Unlike one of my typical tours, where I would travel along a roughly planned route spanning a few thousand kilometers, I am basing myself this summer in the touristic town of Bled for six nights and making tours from there as well as doing a bit of hiking and cycling around the area.
My bike has been shipped to Thessaloniki in Greece, three weeks before I fly there from Frankfurt. After a relaxing weekend, I collect my bike early Monday morning from the logistics company and ride immediately to Gelibolu in Turkey, across the Bosporus from Asia.
It's the third country today and I'm not really sure where I want to go. As part of my pre-trip planning I highlight interesting places, towns and cities on the map based on guide books and online sources.
Leaving Pridnestrovia and crossing the river into Ukraine, I am soon onto a dead-straight road to Оде́са (Odeca). This whole region is flat and geologically very stable, hence the straight roads everywhere. The only thing that isn't flat is the road surface, which is deeply rutted by all the trucks that drive this route.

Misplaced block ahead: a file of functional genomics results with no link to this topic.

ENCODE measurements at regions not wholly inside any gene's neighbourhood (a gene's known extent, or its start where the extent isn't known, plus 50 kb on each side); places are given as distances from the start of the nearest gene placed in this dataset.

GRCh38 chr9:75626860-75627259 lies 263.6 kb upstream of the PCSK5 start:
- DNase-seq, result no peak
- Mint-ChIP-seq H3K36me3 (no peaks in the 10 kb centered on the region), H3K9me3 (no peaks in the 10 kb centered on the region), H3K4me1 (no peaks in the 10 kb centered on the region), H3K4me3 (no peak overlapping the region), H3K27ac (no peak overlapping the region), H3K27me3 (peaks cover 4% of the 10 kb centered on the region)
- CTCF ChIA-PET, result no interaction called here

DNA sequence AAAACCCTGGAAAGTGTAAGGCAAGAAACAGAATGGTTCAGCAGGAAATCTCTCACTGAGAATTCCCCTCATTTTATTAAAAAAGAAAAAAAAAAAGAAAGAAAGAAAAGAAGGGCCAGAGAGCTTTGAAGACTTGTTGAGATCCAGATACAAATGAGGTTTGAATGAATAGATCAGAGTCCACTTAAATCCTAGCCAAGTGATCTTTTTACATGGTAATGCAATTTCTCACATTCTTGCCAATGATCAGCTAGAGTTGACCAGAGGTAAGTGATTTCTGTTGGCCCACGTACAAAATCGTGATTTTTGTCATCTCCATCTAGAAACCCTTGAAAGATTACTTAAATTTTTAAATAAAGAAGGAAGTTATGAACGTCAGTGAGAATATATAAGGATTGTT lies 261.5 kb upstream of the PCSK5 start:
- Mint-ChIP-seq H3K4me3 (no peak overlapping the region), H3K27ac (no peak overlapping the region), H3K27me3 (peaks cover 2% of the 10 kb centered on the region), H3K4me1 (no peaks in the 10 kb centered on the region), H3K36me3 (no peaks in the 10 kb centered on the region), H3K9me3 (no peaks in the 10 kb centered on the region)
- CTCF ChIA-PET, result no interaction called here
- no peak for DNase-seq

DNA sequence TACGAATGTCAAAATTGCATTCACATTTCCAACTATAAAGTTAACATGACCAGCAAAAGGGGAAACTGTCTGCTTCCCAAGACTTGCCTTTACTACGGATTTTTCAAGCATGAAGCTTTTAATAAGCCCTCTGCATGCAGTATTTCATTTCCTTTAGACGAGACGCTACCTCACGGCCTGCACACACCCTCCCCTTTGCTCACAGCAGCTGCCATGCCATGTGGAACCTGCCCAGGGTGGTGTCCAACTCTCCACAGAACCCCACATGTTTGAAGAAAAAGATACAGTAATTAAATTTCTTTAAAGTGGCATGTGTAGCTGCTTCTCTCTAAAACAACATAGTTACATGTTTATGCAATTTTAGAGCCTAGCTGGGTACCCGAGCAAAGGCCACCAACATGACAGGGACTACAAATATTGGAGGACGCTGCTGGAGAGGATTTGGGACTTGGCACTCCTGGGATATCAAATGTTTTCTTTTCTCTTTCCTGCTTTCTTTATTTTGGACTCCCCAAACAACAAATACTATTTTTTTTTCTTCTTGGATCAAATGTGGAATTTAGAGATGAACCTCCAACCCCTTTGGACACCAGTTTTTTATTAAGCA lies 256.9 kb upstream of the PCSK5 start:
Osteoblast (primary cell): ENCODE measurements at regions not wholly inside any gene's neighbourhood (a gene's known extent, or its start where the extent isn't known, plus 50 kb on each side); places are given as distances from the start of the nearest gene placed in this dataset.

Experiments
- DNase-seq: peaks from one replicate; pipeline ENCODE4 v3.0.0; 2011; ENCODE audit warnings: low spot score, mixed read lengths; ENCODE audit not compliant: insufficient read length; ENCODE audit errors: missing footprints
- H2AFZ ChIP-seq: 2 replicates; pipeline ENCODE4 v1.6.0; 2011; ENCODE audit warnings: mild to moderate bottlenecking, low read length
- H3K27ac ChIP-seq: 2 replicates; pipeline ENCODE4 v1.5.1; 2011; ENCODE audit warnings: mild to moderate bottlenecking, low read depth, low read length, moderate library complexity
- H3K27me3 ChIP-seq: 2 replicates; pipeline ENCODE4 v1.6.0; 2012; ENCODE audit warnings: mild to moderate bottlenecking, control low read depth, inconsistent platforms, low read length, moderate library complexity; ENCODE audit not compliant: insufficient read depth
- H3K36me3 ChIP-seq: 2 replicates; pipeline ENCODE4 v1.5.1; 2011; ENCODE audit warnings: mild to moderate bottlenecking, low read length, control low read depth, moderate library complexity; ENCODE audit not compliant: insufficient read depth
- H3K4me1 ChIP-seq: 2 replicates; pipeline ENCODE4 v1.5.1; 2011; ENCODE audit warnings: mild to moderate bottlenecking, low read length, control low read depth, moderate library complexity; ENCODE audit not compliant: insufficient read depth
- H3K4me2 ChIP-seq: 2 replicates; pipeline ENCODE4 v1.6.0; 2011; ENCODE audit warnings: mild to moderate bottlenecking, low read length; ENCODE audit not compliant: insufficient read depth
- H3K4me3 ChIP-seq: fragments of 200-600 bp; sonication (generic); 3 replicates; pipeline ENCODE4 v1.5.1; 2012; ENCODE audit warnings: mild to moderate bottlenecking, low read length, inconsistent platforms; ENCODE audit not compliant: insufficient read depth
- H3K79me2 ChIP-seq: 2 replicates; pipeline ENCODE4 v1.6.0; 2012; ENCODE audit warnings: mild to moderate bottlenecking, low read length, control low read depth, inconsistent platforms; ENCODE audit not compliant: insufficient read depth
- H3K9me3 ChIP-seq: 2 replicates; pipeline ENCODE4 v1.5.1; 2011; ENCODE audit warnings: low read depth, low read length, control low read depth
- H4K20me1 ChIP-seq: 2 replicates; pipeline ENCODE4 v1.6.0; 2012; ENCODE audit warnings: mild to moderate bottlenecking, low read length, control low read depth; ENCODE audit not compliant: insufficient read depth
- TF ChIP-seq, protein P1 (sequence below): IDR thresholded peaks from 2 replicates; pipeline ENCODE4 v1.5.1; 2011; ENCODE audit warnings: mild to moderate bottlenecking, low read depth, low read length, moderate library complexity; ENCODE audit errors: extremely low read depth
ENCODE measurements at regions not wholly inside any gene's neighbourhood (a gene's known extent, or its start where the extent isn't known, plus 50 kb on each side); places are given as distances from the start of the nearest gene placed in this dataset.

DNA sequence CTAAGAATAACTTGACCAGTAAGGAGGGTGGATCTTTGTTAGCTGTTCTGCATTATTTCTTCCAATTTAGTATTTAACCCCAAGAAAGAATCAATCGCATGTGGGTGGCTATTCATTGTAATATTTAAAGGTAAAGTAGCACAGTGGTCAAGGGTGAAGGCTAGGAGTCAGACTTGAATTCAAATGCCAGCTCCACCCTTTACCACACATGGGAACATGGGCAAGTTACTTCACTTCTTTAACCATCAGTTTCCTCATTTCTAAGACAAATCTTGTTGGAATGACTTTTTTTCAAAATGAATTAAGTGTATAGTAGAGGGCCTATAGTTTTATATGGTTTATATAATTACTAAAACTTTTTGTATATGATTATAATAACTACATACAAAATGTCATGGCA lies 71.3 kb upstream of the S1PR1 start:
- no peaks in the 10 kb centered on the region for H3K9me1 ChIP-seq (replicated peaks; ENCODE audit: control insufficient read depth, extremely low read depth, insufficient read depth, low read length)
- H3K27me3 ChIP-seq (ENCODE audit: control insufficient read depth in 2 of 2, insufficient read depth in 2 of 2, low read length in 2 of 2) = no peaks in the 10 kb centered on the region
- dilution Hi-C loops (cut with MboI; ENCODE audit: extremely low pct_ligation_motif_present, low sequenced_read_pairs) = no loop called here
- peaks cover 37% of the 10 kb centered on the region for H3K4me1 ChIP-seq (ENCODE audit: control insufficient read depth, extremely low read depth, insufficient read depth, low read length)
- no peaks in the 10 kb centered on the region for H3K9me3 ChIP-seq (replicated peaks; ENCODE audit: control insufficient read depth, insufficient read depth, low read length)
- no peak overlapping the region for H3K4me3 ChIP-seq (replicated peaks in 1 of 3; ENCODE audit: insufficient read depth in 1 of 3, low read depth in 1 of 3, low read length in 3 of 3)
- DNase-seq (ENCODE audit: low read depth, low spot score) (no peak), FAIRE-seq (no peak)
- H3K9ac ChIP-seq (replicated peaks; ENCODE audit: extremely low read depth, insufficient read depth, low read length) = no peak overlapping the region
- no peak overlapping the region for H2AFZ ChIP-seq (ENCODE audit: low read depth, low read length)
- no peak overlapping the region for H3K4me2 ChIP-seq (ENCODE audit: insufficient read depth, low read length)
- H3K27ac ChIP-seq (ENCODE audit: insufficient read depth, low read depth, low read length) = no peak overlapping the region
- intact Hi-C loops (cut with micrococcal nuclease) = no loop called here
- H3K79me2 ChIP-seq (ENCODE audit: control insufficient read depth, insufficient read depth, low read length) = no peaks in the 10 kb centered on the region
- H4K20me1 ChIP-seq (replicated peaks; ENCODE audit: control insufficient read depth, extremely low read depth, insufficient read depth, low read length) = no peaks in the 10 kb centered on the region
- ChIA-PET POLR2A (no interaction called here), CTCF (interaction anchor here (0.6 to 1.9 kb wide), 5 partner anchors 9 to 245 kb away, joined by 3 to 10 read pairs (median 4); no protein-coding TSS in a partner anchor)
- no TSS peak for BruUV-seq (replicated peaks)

Wedged between Moldova and Ukraine, only 30km wide in places, and recognised by no other country in the World, is the Pridnestrovian Moldavian Republic (Приднестровская Молдавская Республика) also known as Transnistria.
Leaving Galați after very little sleep as a result of a wedding on the Danube, I head for the EU exit for the second time on this trip. The border with Moldova is just a few kilometres away along the river, on the other side of an old industrial area.
Despite both Bulgaria and Romania being EU members, neither are part of Schengen, so consequently there are border controls. Fortunately these formalities do not take long and my Bulgarian Lev is soon exchanged for Romanian Leu.